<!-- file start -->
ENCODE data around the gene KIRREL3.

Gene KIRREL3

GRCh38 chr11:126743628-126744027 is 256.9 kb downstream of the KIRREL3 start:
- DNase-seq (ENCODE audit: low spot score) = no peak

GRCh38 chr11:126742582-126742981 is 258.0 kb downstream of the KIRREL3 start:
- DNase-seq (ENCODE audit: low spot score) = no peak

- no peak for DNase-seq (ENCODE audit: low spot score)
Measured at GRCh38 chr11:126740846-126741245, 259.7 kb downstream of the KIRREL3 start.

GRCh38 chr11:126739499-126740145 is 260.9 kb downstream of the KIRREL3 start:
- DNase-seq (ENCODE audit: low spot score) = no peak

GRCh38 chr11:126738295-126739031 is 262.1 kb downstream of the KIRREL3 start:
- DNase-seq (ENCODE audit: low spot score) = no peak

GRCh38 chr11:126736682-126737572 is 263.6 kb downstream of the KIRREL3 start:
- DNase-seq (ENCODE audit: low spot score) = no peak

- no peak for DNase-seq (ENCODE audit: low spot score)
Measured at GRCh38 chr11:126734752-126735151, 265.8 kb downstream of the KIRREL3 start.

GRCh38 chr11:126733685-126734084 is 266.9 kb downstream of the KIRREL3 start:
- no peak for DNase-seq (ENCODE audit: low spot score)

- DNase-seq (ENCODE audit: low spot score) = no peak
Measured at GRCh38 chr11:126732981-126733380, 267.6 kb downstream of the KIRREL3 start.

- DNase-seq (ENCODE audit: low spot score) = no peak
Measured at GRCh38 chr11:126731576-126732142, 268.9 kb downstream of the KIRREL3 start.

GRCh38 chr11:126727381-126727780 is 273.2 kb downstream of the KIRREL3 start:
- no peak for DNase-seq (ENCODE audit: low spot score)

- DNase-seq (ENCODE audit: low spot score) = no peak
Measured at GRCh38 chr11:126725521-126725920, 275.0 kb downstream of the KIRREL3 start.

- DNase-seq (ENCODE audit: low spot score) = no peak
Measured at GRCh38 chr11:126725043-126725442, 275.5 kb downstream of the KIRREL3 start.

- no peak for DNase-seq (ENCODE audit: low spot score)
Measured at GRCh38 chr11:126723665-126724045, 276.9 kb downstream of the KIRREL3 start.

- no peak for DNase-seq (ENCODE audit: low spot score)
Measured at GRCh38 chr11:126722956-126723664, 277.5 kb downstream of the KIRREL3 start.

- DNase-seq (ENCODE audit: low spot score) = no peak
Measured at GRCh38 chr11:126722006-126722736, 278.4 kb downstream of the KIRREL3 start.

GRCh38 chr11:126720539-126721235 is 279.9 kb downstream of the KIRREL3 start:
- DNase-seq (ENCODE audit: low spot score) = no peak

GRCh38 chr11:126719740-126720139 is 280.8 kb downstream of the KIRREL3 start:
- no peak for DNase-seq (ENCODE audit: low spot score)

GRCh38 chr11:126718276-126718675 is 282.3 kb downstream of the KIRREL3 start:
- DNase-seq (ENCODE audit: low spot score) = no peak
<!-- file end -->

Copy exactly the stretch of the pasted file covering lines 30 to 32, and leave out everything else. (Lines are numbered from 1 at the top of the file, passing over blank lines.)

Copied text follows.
Measured at GRCh38 chr11:126723665-126724045, 276.9 kb downstream of the KIRREL3 start.

- no peak for DNase-seq (ENCODE audit: low spot score)
Measured at GRCh38 chr11:126722956-126723664, 277.5 kb downstream of the KIRREL3 start.